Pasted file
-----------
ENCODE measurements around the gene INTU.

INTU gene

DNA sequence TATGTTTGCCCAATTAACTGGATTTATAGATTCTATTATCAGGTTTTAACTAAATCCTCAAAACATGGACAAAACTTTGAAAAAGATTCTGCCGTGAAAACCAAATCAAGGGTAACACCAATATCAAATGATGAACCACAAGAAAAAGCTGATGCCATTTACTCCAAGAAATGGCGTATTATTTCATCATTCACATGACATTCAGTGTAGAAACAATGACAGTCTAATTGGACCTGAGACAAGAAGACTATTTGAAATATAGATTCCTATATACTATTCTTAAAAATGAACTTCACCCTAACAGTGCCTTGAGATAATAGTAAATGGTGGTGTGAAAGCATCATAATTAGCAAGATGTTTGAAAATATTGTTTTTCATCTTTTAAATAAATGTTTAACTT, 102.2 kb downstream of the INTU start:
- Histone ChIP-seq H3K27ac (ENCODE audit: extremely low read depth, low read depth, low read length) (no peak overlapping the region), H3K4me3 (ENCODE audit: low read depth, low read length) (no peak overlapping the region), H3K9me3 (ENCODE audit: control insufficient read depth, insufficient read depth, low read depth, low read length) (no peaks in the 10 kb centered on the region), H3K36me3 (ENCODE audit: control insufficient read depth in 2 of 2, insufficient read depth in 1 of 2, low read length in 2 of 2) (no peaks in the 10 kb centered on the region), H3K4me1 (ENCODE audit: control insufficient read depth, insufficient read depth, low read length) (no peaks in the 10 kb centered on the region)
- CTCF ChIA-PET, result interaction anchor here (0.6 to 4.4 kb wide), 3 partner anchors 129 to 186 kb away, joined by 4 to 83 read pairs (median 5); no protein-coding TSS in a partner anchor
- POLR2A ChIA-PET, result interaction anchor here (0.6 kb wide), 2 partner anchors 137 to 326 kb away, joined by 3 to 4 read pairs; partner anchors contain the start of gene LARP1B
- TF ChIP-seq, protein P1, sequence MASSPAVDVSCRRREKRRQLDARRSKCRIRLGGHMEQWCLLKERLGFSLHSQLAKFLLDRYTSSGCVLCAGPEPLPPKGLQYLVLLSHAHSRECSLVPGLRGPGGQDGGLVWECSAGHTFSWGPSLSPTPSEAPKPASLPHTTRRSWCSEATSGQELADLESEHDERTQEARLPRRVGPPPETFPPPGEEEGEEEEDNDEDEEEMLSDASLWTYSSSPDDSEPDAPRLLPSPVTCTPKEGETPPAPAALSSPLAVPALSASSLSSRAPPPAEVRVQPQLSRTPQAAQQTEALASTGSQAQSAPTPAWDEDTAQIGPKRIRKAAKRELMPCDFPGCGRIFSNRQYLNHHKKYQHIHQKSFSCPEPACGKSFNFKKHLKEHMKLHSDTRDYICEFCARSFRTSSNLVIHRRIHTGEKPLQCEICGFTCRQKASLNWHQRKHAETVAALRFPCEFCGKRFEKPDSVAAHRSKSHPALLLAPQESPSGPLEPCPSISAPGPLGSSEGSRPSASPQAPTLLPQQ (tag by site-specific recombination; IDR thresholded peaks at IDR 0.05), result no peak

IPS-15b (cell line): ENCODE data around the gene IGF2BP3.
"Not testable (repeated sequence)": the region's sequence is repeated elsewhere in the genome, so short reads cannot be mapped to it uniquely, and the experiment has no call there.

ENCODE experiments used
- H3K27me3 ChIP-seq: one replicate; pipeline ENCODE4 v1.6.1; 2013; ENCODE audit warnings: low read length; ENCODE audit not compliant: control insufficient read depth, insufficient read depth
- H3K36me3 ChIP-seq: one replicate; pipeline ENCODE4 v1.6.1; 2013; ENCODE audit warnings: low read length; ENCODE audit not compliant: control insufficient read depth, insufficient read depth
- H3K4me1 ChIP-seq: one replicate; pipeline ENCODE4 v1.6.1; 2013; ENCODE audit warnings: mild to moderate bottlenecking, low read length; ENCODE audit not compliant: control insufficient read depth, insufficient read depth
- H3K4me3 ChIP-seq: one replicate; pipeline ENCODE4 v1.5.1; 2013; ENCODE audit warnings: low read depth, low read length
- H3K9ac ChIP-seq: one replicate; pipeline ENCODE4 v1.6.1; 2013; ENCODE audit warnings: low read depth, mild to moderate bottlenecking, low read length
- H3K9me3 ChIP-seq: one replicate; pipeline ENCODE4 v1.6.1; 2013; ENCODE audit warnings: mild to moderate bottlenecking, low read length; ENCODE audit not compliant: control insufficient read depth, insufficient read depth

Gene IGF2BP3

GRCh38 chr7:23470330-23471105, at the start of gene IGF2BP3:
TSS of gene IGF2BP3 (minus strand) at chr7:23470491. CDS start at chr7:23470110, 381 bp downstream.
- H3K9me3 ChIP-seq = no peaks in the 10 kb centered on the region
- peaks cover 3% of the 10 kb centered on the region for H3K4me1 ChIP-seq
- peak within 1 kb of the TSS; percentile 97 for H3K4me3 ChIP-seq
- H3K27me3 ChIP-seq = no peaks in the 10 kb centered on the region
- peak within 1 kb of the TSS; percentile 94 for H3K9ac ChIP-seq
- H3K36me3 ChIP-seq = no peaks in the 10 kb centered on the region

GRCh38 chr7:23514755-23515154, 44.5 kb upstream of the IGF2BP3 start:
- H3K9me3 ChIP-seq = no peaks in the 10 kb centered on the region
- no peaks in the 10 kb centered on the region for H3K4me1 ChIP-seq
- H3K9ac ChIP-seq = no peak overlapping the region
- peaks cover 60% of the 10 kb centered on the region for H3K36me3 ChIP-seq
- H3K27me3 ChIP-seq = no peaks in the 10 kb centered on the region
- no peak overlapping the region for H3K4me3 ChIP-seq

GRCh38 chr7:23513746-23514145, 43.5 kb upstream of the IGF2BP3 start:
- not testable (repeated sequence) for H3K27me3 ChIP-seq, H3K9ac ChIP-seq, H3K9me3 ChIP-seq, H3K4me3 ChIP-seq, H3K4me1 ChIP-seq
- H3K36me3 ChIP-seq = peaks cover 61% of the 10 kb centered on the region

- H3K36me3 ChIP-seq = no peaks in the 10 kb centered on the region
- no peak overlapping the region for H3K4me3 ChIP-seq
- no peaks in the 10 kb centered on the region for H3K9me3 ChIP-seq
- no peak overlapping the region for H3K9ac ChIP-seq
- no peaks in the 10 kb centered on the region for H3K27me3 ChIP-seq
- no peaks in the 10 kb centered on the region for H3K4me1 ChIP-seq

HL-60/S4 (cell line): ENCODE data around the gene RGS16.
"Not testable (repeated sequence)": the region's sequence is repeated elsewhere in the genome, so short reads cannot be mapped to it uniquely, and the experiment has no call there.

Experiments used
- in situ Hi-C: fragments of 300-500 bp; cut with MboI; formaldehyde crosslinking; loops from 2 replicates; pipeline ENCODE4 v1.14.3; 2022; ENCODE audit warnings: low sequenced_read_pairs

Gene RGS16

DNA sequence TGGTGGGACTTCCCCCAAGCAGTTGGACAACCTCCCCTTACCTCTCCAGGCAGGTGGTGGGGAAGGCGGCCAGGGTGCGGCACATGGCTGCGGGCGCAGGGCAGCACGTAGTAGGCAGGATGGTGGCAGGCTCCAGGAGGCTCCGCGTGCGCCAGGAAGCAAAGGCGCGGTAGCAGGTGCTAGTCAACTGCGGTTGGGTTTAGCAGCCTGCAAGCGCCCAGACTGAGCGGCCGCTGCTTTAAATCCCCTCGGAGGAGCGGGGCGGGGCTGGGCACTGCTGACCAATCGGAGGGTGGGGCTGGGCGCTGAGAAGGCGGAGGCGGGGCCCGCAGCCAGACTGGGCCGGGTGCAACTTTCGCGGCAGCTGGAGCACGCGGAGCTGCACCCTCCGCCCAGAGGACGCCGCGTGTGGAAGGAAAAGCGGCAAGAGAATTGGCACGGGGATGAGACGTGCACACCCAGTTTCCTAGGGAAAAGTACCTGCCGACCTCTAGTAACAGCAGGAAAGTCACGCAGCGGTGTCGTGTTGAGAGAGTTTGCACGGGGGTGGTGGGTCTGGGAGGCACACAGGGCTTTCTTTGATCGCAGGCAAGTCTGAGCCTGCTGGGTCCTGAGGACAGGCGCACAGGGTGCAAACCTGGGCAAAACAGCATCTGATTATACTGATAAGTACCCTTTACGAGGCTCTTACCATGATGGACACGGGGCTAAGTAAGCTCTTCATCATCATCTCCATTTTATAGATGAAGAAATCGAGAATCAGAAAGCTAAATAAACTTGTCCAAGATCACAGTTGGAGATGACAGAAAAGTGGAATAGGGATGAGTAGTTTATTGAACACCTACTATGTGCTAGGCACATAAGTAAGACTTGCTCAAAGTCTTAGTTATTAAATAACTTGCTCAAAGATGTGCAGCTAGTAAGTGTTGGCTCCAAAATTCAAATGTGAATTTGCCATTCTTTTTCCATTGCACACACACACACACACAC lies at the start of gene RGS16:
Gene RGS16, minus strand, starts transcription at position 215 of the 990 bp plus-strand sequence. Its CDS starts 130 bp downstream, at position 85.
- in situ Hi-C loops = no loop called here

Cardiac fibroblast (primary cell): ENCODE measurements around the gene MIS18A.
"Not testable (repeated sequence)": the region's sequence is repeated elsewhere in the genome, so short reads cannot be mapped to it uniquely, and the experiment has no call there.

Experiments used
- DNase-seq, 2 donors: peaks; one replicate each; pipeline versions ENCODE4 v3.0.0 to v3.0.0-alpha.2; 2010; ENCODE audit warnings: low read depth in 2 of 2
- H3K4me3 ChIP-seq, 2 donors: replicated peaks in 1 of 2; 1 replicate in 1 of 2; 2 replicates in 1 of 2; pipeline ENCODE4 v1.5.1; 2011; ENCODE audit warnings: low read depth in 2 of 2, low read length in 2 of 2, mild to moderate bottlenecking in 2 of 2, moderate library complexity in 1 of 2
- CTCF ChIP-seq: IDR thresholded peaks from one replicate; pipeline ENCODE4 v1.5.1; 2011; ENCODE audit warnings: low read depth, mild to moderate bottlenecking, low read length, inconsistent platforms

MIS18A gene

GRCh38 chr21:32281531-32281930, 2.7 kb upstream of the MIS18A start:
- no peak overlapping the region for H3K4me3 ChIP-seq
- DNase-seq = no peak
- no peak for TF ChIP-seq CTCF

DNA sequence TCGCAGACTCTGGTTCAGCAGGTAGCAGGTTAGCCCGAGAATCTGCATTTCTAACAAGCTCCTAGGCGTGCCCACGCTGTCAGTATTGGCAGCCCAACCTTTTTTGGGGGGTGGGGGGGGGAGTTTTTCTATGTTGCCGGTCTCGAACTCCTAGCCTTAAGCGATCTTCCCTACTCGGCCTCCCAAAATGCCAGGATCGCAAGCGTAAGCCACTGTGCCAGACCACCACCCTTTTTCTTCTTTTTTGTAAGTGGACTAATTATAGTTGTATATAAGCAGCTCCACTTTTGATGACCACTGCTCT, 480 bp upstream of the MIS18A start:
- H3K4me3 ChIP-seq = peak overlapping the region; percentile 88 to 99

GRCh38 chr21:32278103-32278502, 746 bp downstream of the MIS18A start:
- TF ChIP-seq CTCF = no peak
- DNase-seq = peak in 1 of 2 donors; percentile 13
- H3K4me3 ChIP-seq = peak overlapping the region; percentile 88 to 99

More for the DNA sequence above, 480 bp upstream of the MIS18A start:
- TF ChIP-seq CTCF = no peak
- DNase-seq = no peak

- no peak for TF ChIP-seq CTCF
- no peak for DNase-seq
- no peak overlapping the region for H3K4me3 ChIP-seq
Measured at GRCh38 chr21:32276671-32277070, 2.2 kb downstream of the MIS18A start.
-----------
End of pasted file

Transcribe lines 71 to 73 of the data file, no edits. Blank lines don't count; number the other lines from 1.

- no peak for DNase-seq
- no peak overlapping the region for H3K4me3 ChIP-seq
Measured at GRCh38 chr21:32276671-32277070, 2.2 kb downstream of the MIS18A start.